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Registration of Copyrights and Trademarks
A copyright protects original works of authorship, including literary, dramatic, musical and artistic works. It is not necessary for a person to register a work with the Copyright Office to have copyright protection. A work is protected when it is created and fixed in tangible form. For example, a writer enjoys copyright protection once his or her ideas are expressed in a written form, such as a manuscript. While not necessary, many people register their works because:
- It creates a public record of their copyright and allows them to have a certificate of registration
- If an owner registers a work within five years of publication, it is considered prima facie evidence that the copyright is valid
- If the owner is successful in a lawsuit over the copyright, registered works may be eligible for statutory damages and attorneys' fees (it is often hard to prove actual damages in infringement cases, so the availability of statutory or automatic damages is important)
A copyright owner may also wish to register because registration is required for works of United States origin before the owner can bring a suit for copyright infringement of such works in federal court. Registration before filing an infringement action is not required for works whose country of origin is not the United States. Registration is a simple process and can even be done electronically. The owner must file a completed application, deposit a copy or copies of the work to be protected and pay a fee. Registration is effective upon receipt by the Copyright Office of all the required materials in acceptable form.
While notice is no longer required by law, it may be helpful for a copyright owner to give notice whether the work is registered or not. Notice informs the general public of a person's copyrights in a work, identifies the owner and shows how long copyright protection lasts. Under 17 U.S.C. §401, the requirements for correct notice are:
- The symbol © (the letter C in a circle), the word "copyright" or the abbreviation "copr."
- The year of first publication of the work
- The name of the owner of the copyright in the work
A trademark protects words, phrases, symbols or designs that identify the source of goods or services. Registration is not required; a person can establish rights in a trademark through use. A person may use the ™ (trademark) designation to alert the public to his or her claim of rights in a mark regardless of whether an application for registration has been filed with the United States Patent and Trademark Office (USPTO). The federal registration symbol "®" can only be used on or in connection with the goods and/or services listed in a federal trademark registration only after the USPTO actually registers the mark.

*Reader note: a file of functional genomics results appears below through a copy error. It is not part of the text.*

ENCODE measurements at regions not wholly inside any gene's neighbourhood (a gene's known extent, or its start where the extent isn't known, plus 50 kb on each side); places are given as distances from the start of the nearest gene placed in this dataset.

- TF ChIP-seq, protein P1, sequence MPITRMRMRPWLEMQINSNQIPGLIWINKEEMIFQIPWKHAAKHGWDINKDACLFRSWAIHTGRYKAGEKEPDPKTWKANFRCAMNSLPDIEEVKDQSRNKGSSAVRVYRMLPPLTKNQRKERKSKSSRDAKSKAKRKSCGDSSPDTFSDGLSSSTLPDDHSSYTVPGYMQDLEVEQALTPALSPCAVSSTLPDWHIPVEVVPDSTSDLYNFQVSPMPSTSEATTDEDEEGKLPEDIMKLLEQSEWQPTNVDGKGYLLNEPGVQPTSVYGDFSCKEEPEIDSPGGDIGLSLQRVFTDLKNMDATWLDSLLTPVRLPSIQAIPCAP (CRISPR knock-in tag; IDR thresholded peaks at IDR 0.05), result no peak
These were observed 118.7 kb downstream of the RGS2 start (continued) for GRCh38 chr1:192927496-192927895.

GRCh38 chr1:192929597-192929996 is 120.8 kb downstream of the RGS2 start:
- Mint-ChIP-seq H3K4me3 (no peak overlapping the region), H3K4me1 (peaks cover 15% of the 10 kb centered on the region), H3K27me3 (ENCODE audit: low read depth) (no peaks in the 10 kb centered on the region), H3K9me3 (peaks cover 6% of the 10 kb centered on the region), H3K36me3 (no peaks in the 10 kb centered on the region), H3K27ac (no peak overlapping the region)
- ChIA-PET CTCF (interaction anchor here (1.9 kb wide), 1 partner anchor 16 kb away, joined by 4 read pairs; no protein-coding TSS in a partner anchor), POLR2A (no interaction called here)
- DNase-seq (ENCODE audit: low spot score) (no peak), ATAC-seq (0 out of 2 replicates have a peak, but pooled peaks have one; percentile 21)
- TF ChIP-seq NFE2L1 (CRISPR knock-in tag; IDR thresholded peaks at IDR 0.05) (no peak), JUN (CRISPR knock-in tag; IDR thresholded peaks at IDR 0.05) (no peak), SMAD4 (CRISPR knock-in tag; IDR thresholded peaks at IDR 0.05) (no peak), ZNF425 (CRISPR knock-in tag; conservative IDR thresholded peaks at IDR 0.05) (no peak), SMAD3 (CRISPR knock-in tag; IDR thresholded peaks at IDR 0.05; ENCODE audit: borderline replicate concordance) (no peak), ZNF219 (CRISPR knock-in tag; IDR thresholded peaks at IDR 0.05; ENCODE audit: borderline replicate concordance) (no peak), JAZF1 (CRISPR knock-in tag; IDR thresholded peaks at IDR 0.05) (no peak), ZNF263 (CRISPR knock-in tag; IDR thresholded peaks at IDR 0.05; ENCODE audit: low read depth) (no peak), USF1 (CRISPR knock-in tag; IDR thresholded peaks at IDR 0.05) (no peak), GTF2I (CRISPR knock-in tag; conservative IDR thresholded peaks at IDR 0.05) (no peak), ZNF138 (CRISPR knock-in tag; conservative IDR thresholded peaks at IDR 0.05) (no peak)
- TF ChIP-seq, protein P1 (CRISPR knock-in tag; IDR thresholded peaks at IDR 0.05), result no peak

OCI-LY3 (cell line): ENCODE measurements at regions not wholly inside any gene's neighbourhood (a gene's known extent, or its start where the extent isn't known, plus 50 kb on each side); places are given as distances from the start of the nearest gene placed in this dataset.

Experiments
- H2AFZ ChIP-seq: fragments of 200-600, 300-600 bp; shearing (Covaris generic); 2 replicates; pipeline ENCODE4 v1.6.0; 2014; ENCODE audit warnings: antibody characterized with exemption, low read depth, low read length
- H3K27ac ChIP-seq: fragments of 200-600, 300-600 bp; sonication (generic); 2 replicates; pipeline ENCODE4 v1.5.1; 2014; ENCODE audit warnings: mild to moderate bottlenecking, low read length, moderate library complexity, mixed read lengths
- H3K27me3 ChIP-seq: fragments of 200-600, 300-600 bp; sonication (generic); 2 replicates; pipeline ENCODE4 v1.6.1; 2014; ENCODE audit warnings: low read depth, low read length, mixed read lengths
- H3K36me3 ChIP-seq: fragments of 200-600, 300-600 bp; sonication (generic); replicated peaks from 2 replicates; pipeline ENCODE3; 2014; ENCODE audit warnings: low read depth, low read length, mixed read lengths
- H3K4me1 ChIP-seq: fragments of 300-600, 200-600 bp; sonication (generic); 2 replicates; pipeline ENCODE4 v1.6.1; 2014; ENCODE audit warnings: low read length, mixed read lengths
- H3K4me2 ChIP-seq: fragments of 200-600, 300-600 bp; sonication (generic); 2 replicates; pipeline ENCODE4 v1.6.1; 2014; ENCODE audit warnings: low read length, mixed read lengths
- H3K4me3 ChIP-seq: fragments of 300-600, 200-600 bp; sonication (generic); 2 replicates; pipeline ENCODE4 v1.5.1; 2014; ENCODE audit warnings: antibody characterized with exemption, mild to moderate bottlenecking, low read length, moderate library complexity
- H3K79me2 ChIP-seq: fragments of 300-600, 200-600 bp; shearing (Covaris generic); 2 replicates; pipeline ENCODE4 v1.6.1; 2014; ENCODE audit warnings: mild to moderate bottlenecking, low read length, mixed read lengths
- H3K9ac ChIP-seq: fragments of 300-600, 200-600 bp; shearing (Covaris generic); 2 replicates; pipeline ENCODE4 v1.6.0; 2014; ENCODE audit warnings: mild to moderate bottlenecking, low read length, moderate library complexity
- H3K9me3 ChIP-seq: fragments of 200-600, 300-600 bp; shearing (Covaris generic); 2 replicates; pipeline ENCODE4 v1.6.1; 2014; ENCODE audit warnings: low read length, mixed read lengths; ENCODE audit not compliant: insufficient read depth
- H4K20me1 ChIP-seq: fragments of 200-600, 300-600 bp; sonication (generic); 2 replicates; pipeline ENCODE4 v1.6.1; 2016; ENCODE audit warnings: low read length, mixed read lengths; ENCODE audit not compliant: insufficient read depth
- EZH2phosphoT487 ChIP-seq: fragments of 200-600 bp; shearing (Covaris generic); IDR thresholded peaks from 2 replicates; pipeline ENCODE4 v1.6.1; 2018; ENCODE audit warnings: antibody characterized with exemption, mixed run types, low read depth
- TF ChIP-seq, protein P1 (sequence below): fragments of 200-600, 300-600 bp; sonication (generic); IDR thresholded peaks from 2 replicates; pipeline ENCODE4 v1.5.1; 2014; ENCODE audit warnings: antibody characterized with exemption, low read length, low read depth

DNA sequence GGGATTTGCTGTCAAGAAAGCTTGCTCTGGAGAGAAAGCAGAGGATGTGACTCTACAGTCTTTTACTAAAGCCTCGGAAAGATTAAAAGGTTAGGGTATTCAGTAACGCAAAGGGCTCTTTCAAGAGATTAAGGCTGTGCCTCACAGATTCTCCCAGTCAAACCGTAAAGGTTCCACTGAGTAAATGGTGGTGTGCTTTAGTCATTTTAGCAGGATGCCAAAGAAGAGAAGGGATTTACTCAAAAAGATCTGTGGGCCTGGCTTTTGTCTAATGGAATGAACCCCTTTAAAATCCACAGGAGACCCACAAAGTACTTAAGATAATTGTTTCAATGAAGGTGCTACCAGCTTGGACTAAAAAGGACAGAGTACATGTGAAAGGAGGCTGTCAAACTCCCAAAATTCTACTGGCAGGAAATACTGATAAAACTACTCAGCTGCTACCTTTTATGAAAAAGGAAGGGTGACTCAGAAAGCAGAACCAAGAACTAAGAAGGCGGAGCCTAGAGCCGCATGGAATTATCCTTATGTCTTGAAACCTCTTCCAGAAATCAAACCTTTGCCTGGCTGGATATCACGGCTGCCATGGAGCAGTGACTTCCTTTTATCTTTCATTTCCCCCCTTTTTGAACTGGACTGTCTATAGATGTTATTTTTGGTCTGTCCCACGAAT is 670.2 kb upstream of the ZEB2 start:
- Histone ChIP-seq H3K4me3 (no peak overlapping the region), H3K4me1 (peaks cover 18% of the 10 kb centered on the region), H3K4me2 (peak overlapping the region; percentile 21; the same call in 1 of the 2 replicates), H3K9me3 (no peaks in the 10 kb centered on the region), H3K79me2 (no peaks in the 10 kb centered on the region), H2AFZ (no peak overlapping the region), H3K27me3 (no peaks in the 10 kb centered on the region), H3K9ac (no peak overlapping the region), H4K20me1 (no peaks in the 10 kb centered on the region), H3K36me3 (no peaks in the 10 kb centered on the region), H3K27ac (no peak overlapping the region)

While federal registration of a trademark is not required, registration does provide some benefits:
- Registration gives the public constructive notice of the registrant's claim of ownership of the mark
- Registration creates a legal presumption that the registrant owns the mark and has the exclusive right to use the mark on or in connection with the goods and/or services listed in the registration
- Registration permits an owner to file a suit over the mark in federal court
- US registration may serve as a basis to obtain registration of the mark in foreign countries
- Registration gives the owner the ability to file the registration with the US Customs Service so that the importation of infringing goods from foreign countries can be prevented
An application for a trademark can be filed electronically with the USPTO using the Trademark Electronic Application System (TEAS). An application must include the applicant's name; a name and address for correspondence; a clear drawing of the mark; a listing of the goods or services; and the filing fee, for at least one class of goods or services. An application that includes all of the required elements is forwarded to an examining attorney, who will review the application and search for conflicting marks. If the examining attorney raises no objections to registration, he or she will approve the mark for publication in the Official Gazette, a USPTO publication. Then the USPTO sends a notice of publication, and any party who thinks it may be hurt by registration of the mark can file an opposition to the registration. If no opposition is filed, or if an opposition is unsuccessful, the USPTO will issue a Certificate of Registration for applications based on use or a Notice of Allowance for intent-to-use applications about twelve weeks after the date the mark was published.
Learn More: Reasons to Contact an Intellectual Property Attorney
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